The Drug Addict is Your Neighbor

If you picture a drug addict as a minority male, in his early 20s, living in a big city, think again.

The drug abuser you're most likely to meet is living in your neighborhood and looks just like you.

Some 496 people in Westfield were admitted to drug treatment centers last year due to drug abuse--and a third of them are white women. Of these women, 10 percent of them are over 50. And, 75 percent of them, over 30.

What are the drugs of choice? First, marijuana, followed by crack, cocaine and heroin. And all of the women who entered treatment had an alcohol abuse problem in addition to a drug addiction.

That's Westfield. Statewide, more than 28,300 women were admitted to institutions for substance treatment last year. That's an increase of 8,000 a year over an eight year period, by the way. And women are a growing segment of the addicted, rising from 20 percent of all abusers to 28 percent.

Obviously, drug use affects the family. Three out of five addicted women have children 18 or younger.

And the 670 pregnant women admitted into treatment last year were already parenting kids. These were younger women--63 percent of them under 30, as opposed to 36 percent on non-pregnant women. There were also less educated--half hadn't completed high school. And, they were poorer--97 percent of them were unemployed--and more than half had no income.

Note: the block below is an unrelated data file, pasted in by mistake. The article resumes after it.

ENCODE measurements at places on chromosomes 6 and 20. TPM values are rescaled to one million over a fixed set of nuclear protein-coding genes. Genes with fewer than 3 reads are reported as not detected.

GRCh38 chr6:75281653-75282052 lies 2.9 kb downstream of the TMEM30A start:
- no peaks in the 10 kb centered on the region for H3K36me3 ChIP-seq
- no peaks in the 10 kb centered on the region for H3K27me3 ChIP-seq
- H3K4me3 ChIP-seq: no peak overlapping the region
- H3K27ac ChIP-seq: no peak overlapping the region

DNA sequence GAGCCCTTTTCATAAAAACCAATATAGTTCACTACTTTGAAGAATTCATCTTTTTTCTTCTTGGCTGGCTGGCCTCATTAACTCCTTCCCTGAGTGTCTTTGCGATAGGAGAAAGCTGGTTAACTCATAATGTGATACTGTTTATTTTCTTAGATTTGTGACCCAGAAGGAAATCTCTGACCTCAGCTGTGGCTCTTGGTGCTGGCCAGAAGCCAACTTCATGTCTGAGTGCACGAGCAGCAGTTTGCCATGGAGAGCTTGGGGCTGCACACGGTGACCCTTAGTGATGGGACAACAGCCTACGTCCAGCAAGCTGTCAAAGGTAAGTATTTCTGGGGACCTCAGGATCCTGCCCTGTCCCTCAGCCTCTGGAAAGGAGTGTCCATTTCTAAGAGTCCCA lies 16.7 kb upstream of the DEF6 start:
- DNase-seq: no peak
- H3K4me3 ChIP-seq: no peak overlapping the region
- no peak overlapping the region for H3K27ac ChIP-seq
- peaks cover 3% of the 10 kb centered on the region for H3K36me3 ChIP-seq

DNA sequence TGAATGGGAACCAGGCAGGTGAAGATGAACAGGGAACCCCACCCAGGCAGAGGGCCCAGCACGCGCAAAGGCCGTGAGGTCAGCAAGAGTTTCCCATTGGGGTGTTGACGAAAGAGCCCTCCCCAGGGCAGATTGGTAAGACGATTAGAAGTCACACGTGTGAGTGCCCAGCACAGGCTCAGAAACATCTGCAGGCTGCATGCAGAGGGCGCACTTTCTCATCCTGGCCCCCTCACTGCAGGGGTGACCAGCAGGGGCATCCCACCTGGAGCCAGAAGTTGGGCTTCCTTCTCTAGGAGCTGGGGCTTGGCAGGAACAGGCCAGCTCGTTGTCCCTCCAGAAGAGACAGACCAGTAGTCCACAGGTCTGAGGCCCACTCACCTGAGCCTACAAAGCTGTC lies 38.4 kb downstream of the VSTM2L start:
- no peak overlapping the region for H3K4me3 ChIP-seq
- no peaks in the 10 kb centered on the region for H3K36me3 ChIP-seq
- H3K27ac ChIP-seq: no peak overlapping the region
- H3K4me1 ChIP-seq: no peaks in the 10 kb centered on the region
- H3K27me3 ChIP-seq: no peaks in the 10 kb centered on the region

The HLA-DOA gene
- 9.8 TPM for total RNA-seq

State statistics show that 3,491 adolescents were admitted to treatment centers last year. A quarter of them were female and a quarter of them were under 16. Even scarier is the fact that almost half (46 percent) of students surveyed in grades seven through twelve had tried a drug other than alcohol or tobacco. Marijuana, inhalants, psychedelics, cocaine.

But, let's focus on women. This week, several moms involved in The Moms Project came to the State House to prove that addiction can be overcome. They came telling success stories, about kicking the habit, getting jobs, getting custody of their children. So we know it can be done.

The statistics they shared were astounding, with women becoming a growing segment of drug addicts. Nationally, at least 4.5-million are alcohol abusers; 3.5-million misuse prescription drugs; 3.1-million regularly use illicit drugs; 21.5- million smoke cigarets.

Today's daughters are 15 times likelier than their mothers to have begun using illegal drug by age 15. And, each year, women give birth to 500,000 babies who have been prenatally exposed to illegal drugs. Over the past 10 years, 16,000 children contracted the AIDs virus in the wombs of their mothers, most of whom were infected by their or their sexual partner's injection drug use.

The results. Increased child abuse and neglect, with abuse showing increase from 1.92-million cases in 1985 to 3.14 million in 1994. And, a rise in the numbers of women in federal and state prisons, from 12,331 in 1980 to 59,878 in 1994. Alcohol is implicated in 75 percent of rapes, 70 percent of domestic violence. A greater percentage of alcoholic women than men die from alcohol-related accidents violence and suicide.

All materials copyright 1997 - 2014